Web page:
THE husband of Savita Halappanavar today revealed how his wife is giving him the strength to continue his fight for justice.
Speaking after the opening of her inquest today, Praveen Halappanavar (34) admitted that he had been on a "tough journey" since the death of his wife last October.
But he added that support from friends and work colleagues was helping him cope.
"It has been a tough journey, all the media attention. Basically everyone knows me now. There has been huge public support both from friends and colleagues at work so it has been some kind of a boost. It gives me the strength to look for the truth," he said.
Savita Halappanavar (31) died in hospital on October 28 last year from suspected septicaemia.
Her husband claimed that doctors at Galway University Hospital refused to carry out an abortion 17 weeks into her pregnancy because a foetal heartbeat was present.
Savita’s story sparked international coverage, massive vigils, and reignited the debate on abortion in Ireland.
The Boston Scientific worker said he never imagined that he would find himself in this position but added that it was the memory of his wife that kept him going.
"It is not easy to sit there in the court to see all the proceedings. I believe I am getting that strength from somewhere so I can look forward. Of course I believe it is coming from Savita, she was that kind of a person. She was always there for me so I hope I am getting that strength from her," he explained.
A date for the full inquest was today set for April 8 and is expected to last for one week at Galway courthouse.
The court heard that statement have been furnished by 48 witnesses with outstanding statement from eight further witnesses to be made available within a week. An issue arose with a further two witnesses who have not furnished statements and have provided confidential information to the Coroner as to why. Dr MacLaughlin said he was quite satisfied with the explanation.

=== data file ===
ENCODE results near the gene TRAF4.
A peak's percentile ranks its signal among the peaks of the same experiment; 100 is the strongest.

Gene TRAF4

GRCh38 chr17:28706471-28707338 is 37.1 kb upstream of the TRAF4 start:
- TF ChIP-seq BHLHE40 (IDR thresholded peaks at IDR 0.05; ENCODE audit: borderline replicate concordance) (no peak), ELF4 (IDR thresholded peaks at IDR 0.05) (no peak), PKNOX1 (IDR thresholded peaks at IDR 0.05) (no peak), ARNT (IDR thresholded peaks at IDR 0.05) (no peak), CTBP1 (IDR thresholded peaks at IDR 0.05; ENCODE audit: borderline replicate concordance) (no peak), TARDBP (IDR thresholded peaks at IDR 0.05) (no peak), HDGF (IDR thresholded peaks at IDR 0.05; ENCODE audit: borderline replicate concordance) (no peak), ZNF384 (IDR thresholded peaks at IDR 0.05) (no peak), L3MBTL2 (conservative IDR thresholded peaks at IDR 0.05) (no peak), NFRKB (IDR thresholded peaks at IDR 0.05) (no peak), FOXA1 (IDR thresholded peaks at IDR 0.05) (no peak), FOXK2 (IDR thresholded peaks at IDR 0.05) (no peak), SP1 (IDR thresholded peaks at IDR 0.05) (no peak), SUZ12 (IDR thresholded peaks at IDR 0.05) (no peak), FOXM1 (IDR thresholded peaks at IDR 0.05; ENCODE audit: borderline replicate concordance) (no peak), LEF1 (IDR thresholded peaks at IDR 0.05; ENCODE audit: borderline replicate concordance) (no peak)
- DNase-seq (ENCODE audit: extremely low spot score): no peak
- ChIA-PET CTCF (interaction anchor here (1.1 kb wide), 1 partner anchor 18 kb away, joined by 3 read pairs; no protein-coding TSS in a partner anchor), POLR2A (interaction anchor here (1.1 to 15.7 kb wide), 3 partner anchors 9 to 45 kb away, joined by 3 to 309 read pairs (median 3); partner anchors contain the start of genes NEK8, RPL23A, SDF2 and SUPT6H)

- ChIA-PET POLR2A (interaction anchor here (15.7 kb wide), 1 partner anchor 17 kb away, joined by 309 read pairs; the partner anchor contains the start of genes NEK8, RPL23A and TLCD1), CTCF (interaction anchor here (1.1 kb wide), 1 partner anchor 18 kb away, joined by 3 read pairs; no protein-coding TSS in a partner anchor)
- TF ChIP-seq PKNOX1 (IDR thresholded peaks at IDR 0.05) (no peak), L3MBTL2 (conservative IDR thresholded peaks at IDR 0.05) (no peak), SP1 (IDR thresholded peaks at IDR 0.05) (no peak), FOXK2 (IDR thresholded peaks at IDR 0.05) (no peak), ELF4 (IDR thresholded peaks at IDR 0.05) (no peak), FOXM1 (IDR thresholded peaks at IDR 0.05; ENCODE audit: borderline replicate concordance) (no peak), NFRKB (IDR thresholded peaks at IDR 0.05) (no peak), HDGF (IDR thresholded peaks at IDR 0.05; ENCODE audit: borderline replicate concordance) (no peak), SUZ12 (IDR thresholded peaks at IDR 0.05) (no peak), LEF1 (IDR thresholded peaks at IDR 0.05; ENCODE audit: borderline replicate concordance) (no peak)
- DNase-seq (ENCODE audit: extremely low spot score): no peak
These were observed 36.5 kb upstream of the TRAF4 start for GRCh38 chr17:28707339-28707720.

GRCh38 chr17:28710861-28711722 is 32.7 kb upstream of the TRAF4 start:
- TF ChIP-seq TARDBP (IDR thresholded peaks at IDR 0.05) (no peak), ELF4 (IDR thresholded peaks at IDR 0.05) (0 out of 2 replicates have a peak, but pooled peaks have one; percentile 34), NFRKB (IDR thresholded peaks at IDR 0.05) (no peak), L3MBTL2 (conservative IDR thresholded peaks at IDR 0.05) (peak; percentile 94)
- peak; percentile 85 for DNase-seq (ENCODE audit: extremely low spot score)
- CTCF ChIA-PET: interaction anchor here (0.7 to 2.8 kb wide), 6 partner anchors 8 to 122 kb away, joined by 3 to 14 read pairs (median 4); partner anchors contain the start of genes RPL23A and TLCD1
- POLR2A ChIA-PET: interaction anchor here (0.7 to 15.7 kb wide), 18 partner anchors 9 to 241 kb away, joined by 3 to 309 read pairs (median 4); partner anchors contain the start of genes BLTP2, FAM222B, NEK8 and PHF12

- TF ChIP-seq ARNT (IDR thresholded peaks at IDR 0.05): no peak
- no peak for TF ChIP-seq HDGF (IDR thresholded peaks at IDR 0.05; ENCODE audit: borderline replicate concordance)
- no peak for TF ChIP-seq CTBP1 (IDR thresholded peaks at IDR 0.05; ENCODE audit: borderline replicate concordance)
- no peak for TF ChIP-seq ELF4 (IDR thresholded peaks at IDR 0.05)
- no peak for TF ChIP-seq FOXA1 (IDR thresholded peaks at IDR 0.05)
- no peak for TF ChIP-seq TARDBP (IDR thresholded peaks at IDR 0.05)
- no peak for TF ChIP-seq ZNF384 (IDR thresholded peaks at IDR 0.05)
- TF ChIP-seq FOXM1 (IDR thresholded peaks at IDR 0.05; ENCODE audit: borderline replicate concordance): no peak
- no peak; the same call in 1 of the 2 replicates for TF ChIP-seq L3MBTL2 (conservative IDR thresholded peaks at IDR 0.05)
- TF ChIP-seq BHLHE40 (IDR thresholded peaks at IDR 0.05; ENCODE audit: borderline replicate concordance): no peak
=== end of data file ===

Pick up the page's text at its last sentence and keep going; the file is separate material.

Dr MacLaughlin revealed that he intends to call five expert witnesses including a consultant pathologist who was an expert on placenta pathology.
The coroner said the cost of five specialist independent witnesses - including the former master of the National Maternity Hospital Dr Peter Boylan - would be paid for by the local authority, Galway City Council.
He urged all sides involved in the hearing to respect the functions of the court after medical records stating that Mrs Halappanavar had requested an abortion were leaked last night.
The family's legal team had previously said that medical notes they had seen did not record the request for a termination.
Dr MacLoughlin offered his condolences to Mr Halappanavar and said he would carry out the inquiry with dignity and respect "his beloved Savita".
"It is my duty as coroner to ensure that the inquiry shall be independent, effective and prompt - that the procedures are open, transparent and accountable and are subject to public scrutiny," Dr MacLoughlin said.
Heading into court this morning, Praveen’s solicitor Gerard O'Donnell said he hoped the inquest would deliver the answers the Halappanavar family are seeking.
"My client has always sought the truth about what happened to his wife whilst in the care of the State so he is very anxious that this inquest should proceed and as soon as possible," he said.
Mr Halappanavar has refused to co-operate with separate investigations by the Health Information and Quality Authority (Hiqa) and an internal HSE inquiry.
But he insisted he had faith in the coroner's court and will make a decision on whether to take the Government to the European courts in pursuit of a public inquiry after the hearing.
Two of its investigation team, Hiqa's Mary Dunnion and Emily McLoughlin, were at the inquest opening.